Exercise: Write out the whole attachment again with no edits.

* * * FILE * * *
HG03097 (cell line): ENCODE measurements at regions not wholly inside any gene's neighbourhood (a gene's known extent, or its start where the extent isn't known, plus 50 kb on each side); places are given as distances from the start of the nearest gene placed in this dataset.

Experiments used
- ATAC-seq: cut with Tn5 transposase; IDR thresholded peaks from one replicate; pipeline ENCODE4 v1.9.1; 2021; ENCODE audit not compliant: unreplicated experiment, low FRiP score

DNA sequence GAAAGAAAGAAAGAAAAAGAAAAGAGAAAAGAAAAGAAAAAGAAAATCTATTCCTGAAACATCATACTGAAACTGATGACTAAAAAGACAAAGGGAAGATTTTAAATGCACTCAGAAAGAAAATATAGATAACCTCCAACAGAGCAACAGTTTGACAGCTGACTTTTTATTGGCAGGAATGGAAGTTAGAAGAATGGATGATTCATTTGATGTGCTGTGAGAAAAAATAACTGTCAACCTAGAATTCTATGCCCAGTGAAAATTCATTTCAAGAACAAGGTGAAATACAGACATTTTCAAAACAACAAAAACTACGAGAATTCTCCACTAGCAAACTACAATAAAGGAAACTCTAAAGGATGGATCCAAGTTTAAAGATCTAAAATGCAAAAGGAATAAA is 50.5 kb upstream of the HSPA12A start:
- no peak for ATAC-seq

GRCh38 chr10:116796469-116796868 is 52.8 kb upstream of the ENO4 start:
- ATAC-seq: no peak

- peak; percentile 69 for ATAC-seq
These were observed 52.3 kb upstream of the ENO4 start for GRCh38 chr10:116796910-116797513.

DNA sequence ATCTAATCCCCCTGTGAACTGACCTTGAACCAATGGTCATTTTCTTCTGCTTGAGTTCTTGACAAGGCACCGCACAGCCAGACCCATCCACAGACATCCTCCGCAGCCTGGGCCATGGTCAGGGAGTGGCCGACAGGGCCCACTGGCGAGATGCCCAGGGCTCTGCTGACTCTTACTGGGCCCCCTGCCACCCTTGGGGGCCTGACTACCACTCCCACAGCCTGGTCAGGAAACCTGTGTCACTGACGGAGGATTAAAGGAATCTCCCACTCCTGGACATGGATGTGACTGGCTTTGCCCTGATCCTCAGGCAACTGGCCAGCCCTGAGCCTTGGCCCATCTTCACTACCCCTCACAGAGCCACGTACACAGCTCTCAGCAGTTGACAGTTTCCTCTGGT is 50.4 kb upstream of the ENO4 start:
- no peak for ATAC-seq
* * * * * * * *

HG03097 (cell line): ENCODE measurements at regions not wholly inside any gene's neighbourhood (a gene's known extent, or its start where the extent isn't known, plus 50 kb on each side); places are given as distances from the start of the nearest gene placed in this dataset.

Experiments used
- ATAC-seq: cut with Tn5 transposase; IDR thresholded peaks from one replicate; pipeline ENCODE4 v1.9.1; 2021; ENCODE audit not compliant: unreplicated experiment, low FRiP score

DNA sequence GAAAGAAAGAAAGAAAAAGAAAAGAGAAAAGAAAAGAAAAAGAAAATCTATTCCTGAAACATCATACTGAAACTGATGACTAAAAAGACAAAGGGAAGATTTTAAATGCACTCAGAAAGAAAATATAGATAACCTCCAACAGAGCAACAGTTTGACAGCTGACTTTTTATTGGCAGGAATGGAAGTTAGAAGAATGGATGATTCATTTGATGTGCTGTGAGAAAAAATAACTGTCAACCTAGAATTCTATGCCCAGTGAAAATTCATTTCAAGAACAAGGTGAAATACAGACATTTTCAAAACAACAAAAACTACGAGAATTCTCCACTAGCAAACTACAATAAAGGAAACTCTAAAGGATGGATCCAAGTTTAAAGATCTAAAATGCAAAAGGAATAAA is 50.5 kb upstream of the HSPA12A start:
- no peak for ATAC-seq

GRCh38 chr10:116796469-116796868 is 52.8 kb upstream of the ENO4 start:
- ATAC-seq: no peak

- peak; percentile 69 for ATAC-seq
These were observed 52.3 kb upstream of the ENO4 start for GRCh38 chr10:116796910-116797513.

DNA sequence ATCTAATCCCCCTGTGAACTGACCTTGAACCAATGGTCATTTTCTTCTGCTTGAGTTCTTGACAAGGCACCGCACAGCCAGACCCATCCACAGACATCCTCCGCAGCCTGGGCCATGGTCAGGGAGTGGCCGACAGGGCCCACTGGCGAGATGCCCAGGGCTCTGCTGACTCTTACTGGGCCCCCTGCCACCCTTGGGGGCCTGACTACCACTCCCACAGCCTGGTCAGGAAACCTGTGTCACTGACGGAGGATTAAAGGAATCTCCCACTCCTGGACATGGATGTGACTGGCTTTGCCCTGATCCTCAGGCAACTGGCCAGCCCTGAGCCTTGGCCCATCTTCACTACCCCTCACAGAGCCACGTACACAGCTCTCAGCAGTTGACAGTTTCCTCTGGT is 50.4 kb upstream of the ENO4 start:
- no peak for ATAC-seq